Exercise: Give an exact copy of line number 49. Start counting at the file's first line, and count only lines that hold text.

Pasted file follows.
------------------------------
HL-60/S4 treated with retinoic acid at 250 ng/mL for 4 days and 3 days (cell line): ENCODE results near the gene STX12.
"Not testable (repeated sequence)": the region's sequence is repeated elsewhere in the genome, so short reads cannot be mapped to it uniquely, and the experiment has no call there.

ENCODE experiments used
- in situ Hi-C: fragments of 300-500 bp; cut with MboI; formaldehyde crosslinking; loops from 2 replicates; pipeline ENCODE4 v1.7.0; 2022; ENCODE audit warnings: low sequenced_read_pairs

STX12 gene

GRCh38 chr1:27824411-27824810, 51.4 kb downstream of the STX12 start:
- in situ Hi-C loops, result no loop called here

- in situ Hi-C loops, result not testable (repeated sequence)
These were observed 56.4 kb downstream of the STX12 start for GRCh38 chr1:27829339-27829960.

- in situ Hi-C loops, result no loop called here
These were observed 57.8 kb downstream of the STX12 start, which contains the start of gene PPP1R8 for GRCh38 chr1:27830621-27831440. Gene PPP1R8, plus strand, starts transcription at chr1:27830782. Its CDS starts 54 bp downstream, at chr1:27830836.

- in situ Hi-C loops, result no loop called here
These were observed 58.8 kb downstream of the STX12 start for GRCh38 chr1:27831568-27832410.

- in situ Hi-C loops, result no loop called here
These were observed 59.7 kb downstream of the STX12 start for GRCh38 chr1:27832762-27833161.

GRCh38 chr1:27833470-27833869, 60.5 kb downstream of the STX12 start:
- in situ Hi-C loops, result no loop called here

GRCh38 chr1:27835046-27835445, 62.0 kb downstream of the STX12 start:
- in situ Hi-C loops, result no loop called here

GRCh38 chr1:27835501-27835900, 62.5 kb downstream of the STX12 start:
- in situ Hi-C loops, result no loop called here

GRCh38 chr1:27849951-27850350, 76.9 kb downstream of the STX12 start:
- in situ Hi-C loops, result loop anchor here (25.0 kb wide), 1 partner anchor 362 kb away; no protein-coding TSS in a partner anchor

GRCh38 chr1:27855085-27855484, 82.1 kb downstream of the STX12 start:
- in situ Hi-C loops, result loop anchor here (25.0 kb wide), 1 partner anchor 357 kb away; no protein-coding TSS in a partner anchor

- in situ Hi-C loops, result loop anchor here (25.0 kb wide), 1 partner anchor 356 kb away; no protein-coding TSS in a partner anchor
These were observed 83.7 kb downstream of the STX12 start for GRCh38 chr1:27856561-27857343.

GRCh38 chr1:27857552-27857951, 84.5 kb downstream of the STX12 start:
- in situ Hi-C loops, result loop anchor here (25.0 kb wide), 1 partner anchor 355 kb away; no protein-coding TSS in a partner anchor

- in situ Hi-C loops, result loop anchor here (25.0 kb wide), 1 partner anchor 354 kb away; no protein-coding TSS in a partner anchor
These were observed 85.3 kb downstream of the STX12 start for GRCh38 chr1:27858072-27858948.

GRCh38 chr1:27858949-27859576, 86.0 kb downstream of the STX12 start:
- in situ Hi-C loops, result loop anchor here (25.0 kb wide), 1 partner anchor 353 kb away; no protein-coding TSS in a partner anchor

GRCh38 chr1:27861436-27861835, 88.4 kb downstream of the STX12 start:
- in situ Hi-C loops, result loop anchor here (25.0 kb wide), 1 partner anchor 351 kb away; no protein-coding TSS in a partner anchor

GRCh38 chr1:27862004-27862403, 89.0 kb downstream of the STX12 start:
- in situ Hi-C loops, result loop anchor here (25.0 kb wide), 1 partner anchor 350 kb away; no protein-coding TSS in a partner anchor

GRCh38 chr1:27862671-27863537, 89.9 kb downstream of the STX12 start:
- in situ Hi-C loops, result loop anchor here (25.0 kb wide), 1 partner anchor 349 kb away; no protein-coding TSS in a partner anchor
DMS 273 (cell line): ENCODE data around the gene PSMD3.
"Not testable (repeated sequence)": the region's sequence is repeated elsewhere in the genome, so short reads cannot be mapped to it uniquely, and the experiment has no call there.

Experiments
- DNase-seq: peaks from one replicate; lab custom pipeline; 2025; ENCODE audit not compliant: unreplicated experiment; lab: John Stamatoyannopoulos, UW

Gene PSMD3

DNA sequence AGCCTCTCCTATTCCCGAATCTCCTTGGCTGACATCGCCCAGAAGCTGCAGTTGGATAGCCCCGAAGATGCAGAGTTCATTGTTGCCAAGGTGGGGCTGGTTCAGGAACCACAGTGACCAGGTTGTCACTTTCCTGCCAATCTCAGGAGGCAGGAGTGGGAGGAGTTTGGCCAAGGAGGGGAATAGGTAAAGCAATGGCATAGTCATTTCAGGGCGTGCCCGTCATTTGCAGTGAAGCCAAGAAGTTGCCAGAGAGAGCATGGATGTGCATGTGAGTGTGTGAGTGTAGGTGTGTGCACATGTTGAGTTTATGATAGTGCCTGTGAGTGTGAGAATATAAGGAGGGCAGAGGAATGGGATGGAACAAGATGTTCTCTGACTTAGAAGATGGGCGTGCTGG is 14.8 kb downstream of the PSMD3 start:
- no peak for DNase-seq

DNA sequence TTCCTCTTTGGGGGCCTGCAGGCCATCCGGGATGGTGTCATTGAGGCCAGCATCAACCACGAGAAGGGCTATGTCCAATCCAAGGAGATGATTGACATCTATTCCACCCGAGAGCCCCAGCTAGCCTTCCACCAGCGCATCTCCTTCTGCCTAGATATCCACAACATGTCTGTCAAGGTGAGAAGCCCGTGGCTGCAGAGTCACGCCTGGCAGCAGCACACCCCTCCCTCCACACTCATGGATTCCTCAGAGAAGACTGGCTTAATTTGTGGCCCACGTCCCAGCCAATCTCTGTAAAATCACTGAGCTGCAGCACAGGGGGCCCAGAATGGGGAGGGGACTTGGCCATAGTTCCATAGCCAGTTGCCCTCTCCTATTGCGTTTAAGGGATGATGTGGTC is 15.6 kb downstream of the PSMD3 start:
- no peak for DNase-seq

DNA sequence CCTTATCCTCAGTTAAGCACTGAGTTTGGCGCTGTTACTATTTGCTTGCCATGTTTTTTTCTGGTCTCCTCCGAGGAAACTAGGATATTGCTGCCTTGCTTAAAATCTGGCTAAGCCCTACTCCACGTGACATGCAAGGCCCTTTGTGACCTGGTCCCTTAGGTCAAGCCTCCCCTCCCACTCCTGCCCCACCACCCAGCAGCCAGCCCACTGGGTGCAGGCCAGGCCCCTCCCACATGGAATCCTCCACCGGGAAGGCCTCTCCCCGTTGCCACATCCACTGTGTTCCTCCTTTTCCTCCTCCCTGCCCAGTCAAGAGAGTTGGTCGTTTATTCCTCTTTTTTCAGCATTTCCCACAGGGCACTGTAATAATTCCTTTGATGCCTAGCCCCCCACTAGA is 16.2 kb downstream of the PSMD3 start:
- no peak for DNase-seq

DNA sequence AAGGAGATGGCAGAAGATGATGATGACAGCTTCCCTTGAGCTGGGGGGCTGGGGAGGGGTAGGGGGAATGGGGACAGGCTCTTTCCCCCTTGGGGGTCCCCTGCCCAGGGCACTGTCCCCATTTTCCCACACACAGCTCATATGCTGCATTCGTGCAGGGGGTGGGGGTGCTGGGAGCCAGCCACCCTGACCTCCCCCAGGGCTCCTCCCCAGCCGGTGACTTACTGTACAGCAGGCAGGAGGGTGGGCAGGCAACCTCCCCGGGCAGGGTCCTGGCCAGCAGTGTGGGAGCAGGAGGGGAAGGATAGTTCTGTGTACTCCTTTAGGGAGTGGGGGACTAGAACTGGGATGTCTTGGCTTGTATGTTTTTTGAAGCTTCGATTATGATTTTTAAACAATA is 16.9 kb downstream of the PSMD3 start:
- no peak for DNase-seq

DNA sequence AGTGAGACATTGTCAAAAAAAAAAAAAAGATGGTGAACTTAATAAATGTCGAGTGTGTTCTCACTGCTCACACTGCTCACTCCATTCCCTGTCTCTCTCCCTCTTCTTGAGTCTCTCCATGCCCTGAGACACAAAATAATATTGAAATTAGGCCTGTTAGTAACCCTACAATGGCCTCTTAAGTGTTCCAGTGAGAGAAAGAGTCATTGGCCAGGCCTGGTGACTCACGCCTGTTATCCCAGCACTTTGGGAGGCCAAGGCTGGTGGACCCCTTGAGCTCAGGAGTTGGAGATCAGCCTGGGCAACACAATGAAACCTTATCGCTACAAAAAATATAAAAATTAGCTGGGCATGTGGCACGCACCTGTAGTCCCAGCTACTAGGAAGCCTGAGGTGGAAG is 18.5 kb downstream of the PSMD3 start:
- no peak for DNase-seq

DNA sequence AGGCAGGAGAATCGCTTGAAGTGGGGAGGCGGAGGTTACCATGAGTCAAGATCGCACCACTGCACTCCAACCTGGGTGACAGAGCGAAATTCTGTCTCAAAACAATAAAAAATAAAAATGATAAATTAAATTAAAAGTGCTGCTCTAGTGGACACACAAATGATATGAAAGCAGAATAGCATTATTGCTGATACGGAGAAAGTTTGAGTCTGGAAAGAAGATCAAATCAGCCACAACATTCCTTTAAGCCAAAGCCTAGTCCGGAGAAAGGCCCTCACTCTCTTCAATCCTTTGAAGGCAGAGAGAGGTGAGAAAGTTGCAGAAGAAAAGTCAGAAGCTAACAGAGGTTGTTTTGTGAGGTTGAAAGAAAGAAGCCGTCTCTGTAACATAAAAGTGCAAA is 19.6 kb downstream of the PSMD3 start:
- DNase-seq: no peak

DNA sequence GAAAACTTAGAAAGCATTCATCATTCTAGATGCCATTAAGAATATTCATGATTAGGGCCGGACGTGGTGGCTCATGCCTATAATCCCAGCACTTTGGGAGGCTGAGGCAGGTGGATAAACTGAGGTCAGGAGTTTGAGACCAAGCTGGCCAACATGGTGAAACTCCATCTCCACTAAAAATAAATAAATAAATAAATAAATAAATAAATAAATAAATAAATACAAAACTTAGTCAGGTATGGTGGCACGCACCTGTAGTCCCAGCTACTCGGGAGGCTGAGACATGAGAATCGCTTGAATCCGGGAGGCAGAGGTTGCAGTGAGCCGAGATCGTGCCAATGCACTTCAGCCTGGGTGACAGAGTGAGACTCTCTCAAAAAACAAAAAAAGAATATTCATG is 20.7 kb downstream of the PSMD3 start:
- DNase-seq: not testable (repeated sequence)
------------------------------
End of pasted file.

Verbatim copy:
DNA sequence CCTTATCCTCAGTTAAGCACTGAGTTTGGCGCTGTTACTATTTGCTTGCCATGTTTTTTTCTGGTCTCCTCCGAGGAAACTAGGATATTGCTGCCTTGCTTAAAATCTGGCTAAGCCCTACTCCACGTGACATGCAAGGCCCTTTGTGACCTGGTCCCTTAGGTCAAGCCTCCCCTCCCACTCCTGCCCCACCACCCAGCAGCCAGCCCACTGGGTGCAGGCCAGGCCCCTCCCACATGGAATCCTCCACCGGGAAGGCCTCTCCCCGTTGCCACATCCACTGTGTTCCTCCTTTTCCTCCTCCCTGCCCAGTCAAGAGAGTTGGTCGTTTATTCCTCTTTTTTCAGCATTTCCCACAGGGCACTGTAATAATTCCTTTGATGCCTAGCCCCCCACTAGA is 16.2 kb downstream of the PSMD3 start: